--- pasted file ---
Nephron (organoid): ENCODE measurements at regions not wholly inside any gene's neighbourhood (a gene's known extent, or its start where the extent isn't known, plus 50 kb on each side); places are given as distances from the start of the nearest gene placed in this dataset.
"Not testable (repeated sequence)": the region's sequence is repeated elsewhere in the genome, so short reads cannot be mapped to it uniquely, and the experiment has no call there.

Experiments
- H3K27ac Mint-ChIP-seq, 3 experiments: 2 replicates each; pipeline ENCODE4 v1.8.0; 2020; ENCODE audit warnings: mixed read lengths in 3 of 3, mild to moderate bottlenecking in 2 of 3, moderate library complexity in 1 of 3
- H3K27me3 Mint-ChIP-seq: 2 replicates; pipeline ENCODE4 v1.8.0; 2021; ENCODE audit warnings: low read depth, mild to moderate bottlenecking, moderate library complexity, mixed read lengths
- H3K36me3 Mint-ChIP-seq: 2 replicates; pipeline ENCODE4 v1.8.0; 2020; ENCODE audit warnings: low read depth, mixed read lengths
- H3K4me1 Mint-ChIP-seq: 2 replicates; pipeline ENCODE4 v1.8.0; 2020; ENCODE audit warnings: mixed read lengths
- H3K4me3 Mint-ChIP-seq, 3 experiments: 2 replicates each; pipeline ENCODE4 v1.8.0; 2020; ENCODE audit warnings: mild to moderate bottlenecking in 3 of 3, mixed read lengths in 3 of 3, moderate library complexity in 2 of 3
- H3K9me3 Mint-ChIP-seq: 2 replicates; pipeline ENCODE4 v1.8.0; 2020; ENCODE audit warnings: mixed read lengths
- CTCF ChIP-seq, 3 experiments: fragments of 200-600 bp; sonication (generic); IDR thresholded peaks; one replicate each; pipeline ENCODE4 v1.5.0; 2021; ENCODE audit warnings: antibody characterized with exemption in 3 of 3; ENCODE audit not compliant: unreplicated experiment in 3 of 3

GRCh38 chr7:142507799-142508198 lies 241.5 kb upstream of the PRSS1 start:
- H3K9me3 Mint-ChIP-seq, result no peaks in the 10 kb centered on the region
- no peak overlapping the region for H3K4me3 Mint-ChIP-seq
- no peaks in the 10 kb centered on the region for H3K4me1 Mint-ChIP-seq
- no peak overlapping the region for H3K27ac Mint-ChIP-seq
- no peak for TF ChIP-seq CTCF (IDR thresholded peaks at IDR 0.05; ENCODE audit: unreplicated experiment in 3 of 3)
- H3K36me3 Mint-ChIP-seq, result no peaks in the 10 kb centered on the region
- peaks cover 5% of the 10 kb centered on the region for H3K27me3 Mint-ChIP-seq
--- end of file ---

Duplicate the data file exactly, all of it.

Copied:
Nephron (organoid): ENCODE measurements at regions not wholly inside any gene's neighbourhood (a gene's known extent, or its start where the extent isn't known, plus 50 kb on each side); places are given as distances from the start of the nearest gene placed in this dataset.
"Not testable (repeated sequence)": the region's sequence is repeated elsewhere in the genome, so short reads cannot be mapped to it uniquely, and the experiment has no call there.

Experiments
- H3K27ac Mint-ChIP-seq, 3 experiments: 2 replicates each; pipeline ENCODE4 v1.8.0; 2020; ENCODE audit warnings: mixed read lengths in 3 of 3, mild to moderate bottlenecking in 2 of 3, moderate library complexity in 1 of 3
- H3K27me3 Mint-ChIP-seq: 2 replicates; pipeline ENCODE4 v1.8.0; 2021; ENCODE audit warnings: low read depth, mild to moderate bottlenecking, moderate library complexity, mixed read lengths
- H3K36me3 Mint-ChIP-seq: 2 replicates; pipeline ENCODE4 v1.8.0; 2020; ENCODE audit warnings: low read depth, mixed read lengths
- H3K4me1 Mint-ChIP-seq: 2 replicates; pipeline ENCODE4 v1.8.0; 2020; ENCODE audit warnings: mixed read lengths
- H3K4me3 Mint-ChIP-seq, 3 experiments: 2 replicates each; pipeline ENCODE4 v1.8.0; 2020; ENCODE audit warnings: mild to moderate bottlenecking in 3 of 3, mixed read lengths in 3 of 3, moderate library complexity in 2 of 3
- H3K9me3 Mint-ChIP-seq: 2 replicates; pipeline ENCODE4 v1.8.0; 2020; ENCODE audit warnings: mixed read lengths
- CTCF ChIP-seq, 3 experiments: fragments of 200-600 bp; sonication (generic); IDR thresholded peaks; one replicate each; pipeline ENCODE4 v1.5.0; 2021; ENCODE audit warnings: antibody characterized with exemption in 3 of 3; ENCODE audit not compliant: unreplicated experiment in 3 of 3

GRCh38 chr7:142507799-142508198 lies 241.5 kb upstream of the PRSS1 start:
- H3K9me3 Mint-ChIP-seq, result no peaks in the 10 kb centered on the region
- no peak overlapping the region for H3K4me3 Mint-ChIP-seq
- no peaks in the 10 kb centered on the region for H3K4me1 Mint-ChIP-seq
- no peak overlapping the region for H3K27ac Mint-ChIP-seq
- no peak for TF ChIP-seq CTCF (IDR thresholded peaks at IDR 0.05; ENCODE audit: unreplicated experiment in 3 of 3)
- H3K36me3 Mint-ChIP-seq, result no peaks in the 10 kb centered on the region
- peaks cover 5% of the 10 kb centered on the region for H3K27me3 Mint-ChIP-seq